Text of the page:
Hundreds of vehicles once again lined the street for Oahu’s second food distribution event at Aloha Stadium. The long line makes you aware of the significant need caused by COVID-19. At each distribution site, organizers prepare bags of food to about 4-thousand households or while supplies last. And people were already gathering by the stadium a couple of hours before Wednesday’s event started.

It doesn’t matter if you’re the one giving or receiving, it’s heartbreaking to see hundreds of families, some, waiting hours for help.

“It’s an indication that the system is broken. Going into COVID, we saw that there were too many families fragile already. One out of 2 families is one paycheck away from being in a financially catastrophic situation. So COVID exacerbated that,” said Micah Kane, CEO of the Hawaii Community Foundation.

“This helps out a lot because a lot of the stores, everybody is maxed buying everything,” said Ryssa Edayan, who was waiting in line. “It’s heartbreaking. It’s hard to think that so many people have to go through this just to get food.”

But with more volunteers and a different location, organizers are doing what they can.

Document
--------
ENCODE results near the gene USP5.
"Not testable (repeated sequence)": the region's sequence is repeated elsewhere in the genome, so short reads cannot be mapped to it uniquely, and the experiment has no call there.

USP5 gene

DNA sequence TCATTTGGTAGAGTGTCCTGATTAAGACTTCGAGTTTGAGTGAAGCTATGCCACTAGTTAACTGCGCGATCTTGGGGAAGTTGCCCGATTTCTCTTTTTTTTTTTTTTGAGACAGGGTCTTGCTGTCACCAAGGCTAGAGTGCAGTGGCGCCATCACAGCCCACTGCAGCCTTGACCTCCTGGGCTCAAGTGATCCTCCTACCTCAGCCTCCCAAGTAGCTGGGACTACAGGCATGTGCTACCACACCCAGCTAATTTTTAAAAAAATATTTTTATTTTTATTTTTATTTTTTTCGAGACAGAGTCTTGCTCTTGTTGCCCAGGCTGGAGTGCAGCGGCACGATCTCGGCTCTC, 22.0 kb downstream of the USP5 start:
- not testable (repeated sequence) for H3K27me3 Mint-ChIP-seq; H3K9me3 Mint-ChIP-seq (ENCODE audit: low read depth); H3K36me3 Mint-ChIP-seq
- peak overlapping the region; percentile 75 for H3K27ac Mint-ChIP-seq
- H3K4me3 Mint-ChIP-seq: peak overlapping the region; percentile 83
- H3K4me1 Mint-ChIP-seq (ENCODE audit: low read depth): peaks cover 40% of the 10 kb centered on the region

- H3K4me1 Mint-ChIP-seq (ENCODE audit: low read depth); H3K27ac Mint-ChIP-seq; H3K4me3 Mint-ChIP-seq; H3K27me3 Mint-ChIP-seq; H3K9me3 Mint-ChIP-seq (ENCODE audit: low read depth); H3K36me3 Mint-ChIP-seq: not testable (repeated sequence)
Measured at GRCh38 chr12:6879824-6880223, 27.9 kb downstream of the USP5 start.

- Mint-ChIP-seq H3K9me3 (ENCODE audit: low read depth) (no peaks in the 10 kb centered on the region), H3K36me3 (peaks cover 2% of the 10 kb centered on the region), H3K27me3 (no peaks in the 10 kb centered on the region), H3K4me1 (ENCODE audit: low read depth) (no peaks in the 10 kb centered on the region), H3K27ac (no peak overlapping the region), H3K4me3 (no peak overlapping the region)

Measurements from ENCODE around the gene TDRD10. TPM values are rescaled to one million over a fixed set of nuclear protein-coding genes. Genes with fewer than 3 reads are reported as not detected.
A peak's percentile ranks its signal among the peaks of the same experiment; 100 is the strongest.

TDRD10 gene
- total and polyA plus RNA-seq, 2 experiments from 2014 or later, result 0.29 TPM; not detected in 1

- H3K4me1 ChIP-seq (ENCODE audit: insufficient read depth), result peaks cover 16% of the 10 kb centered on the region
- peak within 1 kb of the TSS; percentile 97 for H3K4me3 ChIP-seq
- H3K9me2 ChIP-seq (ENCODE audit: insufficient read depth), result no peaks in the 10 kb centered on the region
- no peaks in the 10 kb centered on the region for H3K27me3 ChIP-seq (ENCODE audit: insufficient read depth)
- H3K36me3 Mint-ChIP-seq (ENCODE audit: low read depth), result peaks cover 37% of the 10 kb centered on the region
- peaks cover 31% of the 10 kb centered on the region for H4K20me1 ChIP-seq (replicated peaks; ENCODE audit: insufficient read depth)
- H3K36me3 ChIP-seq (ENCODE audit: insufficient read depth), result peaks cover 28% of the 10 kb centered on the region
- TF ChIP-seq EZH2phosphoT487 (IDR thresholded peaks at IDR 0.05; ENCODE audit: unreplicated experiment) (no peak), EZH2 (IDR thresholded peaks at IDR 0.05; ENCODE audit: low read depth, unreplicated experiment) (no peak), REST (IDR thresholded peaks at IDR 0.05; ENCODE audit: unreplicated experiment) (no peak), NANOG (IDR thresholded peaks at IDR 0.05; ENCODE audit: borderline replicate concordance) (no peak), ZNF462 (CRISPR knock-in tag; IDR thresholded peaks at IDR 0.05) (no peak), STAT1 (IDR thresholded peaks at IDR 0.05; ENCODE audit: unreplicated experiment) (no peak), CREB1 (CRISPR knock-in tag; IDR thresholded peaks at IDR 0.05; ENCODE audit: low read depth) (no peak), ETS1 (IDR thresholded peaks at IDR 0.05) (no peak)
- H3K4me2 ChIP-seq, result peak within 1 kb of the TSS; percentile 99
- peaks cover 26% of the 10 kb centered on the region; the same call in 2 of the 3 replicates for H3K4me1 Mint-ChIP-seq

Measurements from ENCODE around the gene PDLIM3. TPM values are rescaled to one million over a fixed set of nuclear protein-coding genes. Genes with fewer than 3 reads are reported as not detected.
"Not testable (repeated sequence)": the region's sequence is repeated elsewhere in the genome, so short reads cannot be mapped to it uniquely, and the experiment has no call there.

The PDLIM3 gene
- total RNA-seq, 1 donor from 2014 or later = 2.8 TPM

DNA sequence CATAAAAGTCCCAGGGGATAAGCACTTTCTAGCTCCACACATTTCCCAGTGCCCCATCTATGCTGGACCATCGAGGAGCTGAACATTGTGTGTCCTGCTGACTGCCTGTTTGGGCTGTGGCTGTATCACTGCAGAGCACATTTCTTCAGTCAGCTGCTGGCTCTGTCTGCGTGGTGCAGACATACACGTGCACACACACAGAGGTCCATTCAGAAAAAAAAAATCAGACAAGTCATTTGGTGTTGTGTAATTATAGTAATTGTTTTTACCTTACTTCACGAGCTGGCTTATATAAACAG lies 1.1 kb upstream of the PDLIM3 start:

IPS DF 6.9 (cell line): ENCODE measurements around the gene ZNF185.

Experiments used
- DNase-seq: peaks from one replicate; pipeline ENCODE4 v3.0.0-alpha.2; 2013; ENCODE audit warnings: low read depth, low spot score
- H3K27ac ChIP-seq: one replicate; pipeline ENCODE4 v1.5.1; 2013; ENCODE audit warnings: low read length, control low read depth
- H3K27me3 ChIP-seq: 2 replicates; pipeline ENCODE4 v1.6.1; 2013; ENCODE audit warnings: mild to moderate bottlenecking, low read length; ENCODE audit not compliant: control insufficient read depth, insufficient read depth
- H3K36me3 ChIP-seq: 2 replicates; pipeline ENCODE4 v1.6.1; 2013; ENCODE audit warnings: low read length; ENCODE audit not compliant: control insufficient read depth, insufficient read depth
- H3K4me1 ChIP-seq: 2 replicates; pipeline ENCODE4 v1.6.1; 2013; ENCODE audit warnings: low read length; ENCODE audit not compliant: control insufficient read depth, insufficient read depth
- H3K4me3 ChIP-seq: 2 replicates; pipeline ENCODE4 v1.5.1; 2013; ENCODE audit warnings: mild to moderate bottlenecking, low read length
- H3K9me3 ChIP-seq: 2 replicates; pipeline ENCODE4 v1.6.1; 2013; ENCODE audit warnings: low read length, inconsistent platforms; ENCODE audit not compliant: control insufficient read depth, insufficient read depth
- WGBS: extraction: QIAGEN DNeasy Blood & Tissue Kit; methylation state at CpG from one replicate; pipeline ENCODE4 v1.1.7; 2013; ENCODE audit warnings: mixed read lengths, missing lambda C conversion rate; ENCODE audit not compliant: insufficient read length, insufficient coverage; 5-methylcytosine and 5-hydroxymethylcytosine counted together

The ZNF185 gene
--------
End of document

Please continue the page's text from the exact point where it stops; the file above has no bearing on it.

“We are much more effective in here today. We started parking a little earlier,” said Ron Mizutani, Hawaii Food Bank CEO.

There will be more of these events. And up to 3 members from separate households per car is recommended.

“One thing I see a lot of today is single placards on cars and we encourage on future distribution to really come if you can with two or three households just to minimize traffic,” said Mizutani.

Two-million dollars from the city, Hawaii Resilience Fund of the Hawaii Community Foundation, and the Bank of Hawaii Foundation have made this food assistance program possible.

“So this is an example of the significant need right now. Whatever the reason is whether it be unemployment checks not coming in on time,” said Mizutani, “but also goes to show you how much Aloha Spirit we have and that’s something that I take away from.”

As they continue to do their part, some are hoping for change.

“We got to think through the fragility of our economy, the construct of our economy,” said Kane, “so that when the next pandemic comes, we are not seeing what we see here today.”

The next food assistance site will be at Leeward Community College this Friday.